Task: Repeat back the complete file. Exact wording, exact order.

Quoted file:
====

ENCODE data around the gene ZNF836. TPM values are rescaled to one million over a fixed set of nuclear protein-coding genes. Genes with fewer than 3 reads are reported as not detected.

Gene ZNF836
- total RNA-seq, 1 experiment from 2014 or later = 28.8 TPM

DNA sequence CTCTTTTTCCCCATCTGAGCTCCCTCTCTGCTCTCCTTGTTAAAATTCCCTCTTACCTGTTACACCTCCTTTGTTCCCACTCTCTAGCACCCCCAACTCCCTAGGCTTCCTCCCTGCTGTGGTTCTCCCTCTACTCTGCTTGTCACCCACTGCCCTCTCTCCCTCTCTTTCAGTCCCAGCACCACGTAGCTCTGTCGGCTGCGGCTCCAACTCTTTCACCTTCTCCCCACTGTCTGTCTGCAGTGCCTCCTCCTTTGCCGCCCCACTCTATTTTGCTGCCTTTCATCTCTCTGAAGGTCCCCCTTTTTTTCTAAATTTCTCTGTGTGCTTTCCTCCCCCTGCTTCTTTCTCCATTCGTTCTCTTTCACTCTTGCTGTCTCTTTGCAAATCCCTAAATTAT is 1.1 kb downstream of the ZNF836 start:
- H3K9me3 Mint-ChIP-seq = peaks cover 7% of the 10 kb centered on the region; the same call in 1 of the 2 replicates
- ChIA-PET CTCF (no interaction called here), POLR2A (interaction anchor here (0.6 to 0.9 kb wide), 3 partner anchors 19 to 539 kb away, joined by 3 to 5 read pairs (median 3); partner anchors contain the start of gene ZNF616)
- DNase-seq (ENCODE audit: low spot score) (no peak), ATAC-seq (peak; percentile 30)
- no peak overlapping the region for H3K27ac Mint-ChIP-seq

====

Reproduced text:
ENCODE data around the gene ZNF836. TPM values are rescaled to one million over a fixed set of nuclear protein-coding genes. Genes with fewer than 3 reads are reported as not detected.

Gene ZNF836
- total RNA-seq, 1 experiment from 2014 or later = 28.8 TPM

DNA sequence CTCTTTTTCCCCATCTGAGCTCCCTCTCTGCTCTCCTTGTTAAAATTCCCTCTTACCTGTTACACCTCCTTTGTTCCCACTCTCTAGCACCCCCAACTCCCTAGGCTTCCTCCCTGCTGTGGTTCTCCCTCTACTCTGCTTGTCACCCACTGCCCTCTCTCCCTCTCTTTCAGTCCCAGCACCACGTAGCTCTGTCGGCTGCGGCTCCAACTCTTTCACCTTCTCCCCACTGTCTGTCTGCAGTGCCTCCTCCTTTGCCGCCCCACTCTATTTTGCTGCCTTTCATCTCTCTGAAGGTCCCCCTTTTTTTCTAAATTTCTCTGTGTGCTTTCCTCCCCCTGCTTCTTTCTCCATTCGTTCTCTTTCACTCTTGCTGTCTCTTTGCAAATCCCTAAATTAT is 1.1 kb downstream of the ZNF836 start:
- H3K9me3 Mint-ChIP-seq = peaks cover 7% of the 10 kb centered on the region; the same call in 1 of the 2 replicates
- ChIA-PET CTCF (no interaction called here), POLR2A (interaction anchor here (0.6 to 0.9 kb wide), 3 partner anchors 19 to 539 kb away, joined by 3 to 5 read pairs (median 3); partner anchors contain the start of gene ZNF616)
- DNase-seq (ENCODE audit: low spot score) (no peak), ATAC-seq (peak; percentile 30)
- no peak overlapping the region for H3K27ac Mint-ChIP-seq